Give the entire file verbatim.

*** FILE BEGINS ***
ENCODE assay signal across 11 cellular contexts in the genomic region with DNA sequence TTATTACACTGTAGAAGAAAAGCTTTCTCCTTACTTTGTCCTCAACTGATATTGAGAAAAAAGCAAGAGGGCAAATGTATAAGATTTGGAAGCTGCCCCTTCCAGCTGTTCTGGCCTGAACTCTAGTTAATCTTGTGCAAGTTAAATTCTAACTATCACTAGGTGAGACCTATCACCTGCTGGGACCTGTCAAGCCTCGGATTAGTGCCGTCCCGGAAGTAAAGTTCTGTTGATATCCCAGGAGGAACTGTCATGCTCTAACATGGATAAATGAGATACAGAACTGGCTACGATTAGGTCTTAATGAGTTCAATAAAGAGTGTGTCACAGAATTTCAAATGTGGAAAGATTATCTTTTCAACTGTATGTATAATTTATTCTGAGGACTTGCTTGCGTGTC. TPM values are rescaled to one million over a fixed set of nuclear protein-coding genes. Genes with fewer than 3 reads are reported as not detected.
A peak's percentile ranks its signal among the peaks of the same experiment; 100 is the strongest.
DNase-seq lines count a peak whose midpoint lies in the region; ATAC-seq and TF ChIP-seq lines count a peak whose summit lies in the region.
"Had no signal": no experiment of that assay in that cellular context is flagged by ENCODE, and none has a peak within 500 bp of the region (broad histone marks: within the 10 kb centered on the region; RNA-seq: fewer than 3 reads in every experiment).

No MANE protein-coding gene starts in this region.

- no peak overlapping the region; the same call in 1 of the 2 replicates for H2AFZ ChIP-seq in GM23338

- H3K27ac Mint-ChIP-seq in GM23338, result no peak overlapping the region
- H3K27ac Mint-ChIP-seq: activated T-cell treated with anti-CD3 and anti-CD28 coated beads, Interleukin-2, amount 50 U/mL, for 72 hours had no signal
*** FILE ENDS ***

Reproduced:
ENCODE assay signal across 11 cellular contexts in the genomic region with DNA sequence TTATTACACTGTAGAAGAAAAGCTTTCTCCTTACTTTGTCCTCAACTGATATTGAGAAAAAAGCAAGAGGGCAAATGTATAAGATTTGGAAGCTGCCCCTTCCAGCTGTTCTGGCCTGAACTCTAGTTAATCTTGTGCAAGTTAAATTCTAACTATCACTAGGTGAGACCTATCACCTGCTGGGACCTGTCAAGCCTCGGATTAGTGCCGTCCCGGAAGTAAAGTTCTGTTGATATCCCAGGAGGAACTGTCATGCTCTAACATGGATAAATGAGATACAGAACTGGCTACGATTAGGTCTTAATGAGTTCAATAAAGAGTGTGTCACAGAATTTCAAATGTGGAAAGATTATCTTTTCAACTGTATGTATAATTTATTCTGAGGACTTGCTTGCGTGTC. TPM values are rescaled to one million over a fixed set of nuclear protein-coding genes. Genes with fewer than 3 reads are reported as not detected.
A peak's percentile ranks its signal among the peaks of the same experiment; 100 is the strongest.
DNase-seq lines count a peak whose midpoint lies in the region; ATAC-seq and TF ChIP-seq lines count a peak whose summit lies in the region.
"Had no signal": no experiment of that assay in that cellular context is flagged by ENCODE, and none has a peak within 500 bp of the region (broad histone marks: within the 10 kb centered on the region; RNA-seq: fewer than 3 reads in every experiment).

No MANE protein-coding gene starts in this region.

- no peak overlapping the region; the same call in 1 of the 2 replicates for H2AFZ ChIP-seq in GM23338

- H3K27ac Mint-ChIP-seq in GM23338, result no peak overlapping the region
- H3K27ac Mint-ChIP-seq: activated T-cell treated with anti-CD3 and anti-CD28 coated beads, Interleukin-2, amount 50 U/mL, for 72 hours had no signal